A disgusting and disturbing letter sent to Penn State football player

Ihmir Smith-Marsette

By Pat Harty

IOWA CITY, Iowa - Iowa receiver Ihmir Smith-Marsette had dreadlocks during his first two seasons in college and still has tattoos that are special to him.

To some, unfortunately, having dreadlocks and tattoos creates a stereotype that is rooted in racism and narrow-mindedness.

We were reminded of that from the disturbing letter that was written by a 1966 graduate of Penn State and sent to a member of the Penn State football team who is black.

The letter was sent to sophomore safety Jonathan Sutherland and was critical of Sutherland’s appearance, saying that his shoulder-length dreadlocks look disgusting and awful, and that a dress code for athletes should be enforced.

One of Sutherland’s teammates, who is also black, was so offended by the letter that he posted it on twitter and asked how it wasn’t racist.

“I just hope they get that solved over there,” Smith-Marsette said Tuesday. “It’s my first time hearing about it, but I hope they get that solved. That’s crazy.

“I mean I had dreads and I’ve got tattoos, so I would take offense to that, too, because it’s stereotypical. Mainly, you see colored people with dreads. That’s sad.”

The only positive that you could take from the letter is that at least the author had the guts to sign his name to it.

But that’s it.

Everything else about the letter was awful and disgusting to borrow a few words from the person who wrote it.

The words and opinions were fueled and crafted by racism whether the author realizes it or not, or is willing to admit it.

One of the greatest gifts we have is the freedom to practice self-expression, and if that means having dreadlocks and tattoos, then more power to you.

Smith-Marsette is no different now without dreadlocks than he was with them. He might look different, but his values, character and work ethic are still the same.

Diversity is what makes our nation so wonderful because life would be dull and predictable if we all looked and acted the same.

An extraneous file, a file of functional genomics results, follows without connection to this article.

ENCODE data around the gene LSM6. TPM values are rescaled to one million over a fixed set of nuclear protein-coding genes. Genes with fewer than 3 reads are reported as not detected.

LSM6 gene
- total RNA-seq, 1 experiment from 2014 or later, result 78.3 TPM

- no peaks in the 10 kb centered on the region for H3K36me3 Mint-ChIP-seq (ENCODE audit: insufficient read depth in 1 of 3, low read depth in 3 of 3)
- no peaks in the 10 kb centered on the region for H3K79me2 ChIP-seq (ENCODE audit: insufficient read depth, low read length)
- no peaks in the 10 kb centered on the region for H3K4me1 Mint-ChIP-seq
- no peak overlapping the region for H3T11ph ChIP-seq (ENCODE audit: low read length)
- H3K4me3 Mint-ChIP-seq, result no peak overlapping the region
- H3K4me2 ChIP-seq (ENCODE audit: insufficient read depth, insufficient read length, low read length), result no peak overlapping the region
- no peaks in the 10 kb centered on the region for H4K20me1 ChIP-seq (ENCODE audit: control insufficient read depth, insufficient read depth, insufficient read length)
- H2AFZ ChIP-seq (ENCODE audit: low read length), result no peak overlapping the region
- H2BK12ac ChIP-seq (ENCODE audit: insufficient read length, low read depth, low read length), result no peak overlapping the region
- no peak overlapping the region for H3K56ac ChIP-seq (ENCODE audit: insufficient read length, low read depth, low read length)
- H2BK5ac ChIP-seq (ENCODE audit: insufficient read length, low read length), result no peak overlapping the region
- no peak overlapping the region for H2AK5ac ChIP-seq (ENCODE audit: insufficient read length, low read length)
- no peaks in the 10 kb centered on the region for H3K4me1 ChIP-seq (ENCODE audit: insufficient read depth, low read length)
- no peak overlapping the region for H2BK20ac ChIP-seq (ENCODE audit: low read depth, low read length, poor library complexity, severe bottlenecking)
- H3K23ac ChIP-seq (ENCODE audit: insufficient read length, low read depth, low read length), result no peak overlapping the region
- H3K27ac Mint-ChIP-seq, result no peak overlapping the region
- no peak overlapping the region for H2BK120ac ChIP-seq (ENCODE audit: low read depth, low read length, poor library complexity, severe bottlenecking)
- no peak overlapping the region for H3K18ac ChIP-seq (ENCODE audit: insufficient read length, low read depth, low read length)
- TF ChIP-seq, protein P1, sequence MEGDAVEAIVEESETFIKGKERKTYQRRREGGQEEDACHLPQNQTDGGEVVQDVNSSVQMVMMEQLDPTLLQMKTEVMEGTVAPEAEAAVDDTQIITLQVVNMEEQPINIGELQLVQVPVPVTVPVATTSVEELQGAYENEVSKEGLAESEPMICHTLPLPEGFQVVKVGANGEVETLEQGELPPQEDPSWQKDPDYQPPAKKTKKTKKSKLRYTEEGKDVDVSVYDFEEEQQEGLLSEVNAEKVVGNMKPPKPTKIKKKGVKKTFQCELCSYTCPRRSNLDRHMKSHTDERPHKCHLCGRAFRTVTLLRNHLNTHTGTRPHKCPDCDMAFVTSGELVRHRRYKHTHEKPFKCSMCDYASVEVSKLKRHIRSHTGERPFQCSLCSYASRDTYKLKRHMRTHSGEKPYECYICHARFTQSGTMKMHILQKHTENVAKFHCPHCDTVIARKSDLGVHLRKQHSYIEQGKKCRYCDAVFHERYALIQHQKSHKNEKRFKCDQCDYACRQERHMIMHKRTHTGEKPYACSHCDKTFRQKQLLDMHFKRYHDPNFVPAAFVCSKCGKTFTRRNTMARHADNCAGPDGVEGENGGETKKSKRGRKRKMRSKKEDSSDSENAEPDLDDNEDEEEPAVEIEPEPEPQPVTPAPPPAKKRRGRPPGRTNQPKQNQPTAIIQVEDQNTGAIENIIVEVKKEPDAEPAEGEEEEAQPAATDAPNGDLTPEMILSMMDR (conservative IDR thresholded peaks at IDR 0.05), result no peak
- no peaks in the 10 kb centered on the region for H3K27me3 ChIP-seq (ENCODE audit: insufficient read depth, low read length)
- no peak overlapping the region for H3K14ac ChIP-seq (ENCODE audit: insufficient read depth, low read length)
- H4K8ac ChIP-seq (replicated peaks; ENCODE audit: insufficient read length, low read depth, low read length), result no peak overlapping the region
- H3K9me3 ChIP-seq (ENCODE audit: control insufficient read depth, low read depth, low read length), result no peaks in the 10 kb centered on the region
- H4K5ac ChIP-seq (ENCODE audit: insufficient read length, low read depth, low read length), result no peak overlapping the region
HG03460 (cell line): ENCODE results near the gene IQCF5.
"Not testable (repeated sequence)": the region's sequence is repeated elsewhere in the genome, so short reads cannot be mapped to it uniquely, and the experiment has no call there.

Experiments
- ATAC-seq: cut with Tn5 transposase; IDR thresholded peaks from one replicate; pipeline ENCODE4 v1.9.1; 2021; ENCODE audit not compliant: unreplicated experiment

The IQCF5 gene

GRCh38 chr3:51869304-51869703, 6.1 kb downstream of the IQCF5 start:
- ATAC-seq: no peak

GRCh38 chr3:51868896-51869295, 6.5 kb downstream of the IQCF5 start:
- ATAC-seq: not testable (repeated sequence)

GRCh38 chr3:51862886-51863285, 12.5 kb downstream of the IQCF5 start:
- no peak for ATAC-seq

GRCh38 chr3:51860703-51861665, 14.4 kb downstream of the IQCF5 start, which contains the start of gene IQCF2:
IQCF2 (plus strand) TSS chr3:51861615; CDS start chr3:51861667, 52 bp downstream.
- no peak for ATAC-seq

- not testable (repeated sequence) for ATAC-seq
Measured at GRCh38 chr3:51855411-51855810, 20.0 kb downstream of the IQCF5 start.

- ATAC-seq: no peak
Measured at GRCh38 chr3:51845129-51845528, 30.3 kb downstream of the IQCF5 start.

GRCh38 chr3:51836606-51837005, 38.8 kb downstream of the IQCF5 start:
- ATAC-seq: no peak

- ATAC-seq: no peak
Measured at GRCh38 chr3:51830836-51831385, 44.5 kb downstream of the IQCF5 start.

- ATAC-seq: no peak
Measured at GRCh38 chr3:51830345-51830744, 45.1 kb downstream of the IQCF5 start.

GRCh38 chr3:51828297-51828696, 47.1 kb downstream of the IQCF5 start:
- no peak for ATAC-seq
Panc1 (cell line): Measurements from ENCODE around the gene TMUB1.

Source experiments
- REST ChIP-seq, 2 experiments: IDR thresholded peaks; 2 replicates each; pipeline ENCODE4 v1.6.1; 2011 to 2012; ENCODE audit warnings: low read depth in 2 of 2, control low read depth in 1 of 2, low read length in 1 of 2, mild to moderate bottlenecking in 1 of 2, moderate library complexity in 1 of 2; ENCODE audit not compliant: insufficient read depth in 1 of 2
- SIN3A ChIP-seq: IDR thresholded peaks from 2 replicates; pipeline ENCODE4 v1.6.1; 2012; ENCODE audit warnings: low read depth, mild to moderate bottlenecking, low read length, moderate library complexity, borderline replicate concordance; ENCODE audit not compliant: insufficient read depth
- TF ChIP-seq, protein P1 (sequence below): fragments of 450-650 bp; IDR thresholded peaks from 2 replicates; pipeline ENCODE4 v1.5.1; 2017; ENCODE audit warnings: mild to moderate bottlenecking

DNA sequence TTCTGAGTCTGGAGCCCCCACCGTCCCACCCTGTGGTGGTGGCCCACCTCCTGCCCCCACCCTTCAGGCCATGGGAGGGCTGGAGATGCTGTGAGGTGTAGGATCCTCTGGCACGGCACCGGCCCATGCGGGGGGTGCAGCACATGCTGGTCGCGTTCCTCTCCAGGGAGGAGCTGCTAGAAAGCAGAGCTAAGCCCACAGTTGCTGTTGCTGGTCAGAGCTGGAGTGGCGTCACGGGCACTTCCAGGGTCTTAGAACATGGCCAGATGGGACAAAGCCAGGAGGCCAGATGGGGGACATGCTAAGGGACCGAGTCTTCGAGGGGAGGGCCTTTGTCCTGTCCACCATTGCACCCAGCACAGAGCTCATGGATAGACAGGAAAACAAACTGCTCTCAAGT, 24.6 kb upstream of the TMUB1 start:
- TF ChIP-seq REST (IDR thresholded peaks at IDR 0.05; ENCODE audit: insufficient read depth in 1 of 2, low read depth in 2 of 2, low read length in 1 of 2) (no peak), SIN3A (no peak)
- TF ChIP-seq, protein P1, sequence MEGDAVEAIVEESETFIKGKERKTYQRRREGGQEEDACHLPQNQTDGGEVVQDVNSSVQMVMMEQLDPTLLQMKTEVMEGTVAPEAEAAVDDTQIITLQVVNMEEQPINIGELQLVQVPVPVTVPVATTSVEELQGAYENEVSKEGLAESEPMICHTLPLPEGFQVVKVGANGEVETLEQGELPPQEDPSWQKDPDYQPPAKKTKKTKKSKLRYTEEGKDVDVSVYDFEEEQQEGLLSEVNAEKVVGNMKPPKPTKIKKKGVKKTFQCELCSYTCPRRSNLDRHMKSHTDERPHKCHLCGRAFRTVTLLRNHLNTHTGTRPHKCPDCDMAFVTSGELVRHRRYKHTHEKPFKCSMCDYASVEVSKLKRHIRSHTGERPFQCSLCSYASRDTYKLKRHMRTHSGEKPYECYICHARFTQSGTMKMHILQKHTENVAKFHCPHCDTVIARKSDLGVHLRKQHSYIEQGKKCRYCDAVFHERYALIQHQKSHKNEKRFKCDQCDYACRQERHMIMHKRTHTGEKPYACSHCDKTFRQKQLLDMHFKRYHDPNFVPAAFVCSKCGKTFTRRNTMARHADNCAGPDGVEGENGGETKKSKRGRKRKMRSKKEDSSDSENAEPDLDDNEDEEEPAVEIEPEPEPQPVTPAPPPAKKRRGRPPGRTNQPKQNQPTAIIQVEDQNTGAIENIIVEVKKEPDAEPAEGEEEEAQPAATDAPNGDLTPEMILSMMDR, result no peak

Penn State coach James Franklin, who is also black, addressed the letter at the start of his press conference on Tuesday before talking about Saturday’s game against No. 17 Iowa at Kinnick Stadium.

"The football that I know and love brings people together and embraces differences – black, white, brown, Catholic, Jewish or Muslim, rich or poor, rural or urban, Republican or Democrat,” Franklin said. “Long hair, short hair, no hair, they're all in that locker room together. Teams all over this country are the purest form of humanity that we have. We don't judge, we embrace differences. We live. We learn. We grow. We support and we defend each other. We're a family."

A college football team such as Penn State is symbolic in many ways of society in that people from all different kinds of ethnic and cultural backgrounds come together for a common cause.

The players look different, act different and have different likes and dislikes, but they embrace those differences, as Franklin said, simply because it’s the right thing to do.

The letter pointed out that Sutherland represents all Penn Staters, both current and those alumni from years past.

The fact that Sutherland was voted a team captain for this season shows just how much respect and admiration that he has from his teammates and coaches.

So as far as representing Penn State, Sutherland is doing that much better than the person who wrote the letter.

Iowa defensive back Devonte Young has long dreadlocks, but he also has a work ethic and a commitment to the team that says a lot about his character and resolve.

Young likes his dreadlocks or he wouldn't have them. But the choice is Young's to make, and he should be able to make that choice without being stereotyped by somebody whose values are outdated.

It is so easy to label and stereotype people based solely on appearances, and with those labels and stereotypes, often comes prejudice, hate and misconceptions.

Who is to say that having dreadlocks and tattoos is worse than parting your hair on the side and cutting above the ears? They're just different, and it's a personal choice.

In the letter, the person describes himself and his wife as proud, older Penn State graduates who love following Penn State athletics.

But he also mentions in the last paragraph that he has stopped watching the NFL due to the “disgusting tattoos, awful hair and immature antics in the end zone.”

It doesn’t take a mind reader to see the racism in that statement, considering that a majority of the players in the NFL are black.

Penn State isn’t that far removed from arguably the worst scandal in the history of college sports involving former assistant football coach Jerry Sandusky, who will spend the rest of his life in jail after being convicted of rape and child sexual abuse.

Sandusky’s case led to the downfall of former Penn State coach Joe Paterno, who went from being a living legend to a disgraced enabler.

Sandusky doesn’t have dreadlocks or tattoos, but he is a disgusting and awful human being who took advantage of his conservative appearance to avoid scrutiny or suspicion.

If the letter has done anything besides expose the writer for being stupid, close-minded and racist, it probably has helped to unify the Penn State players even more.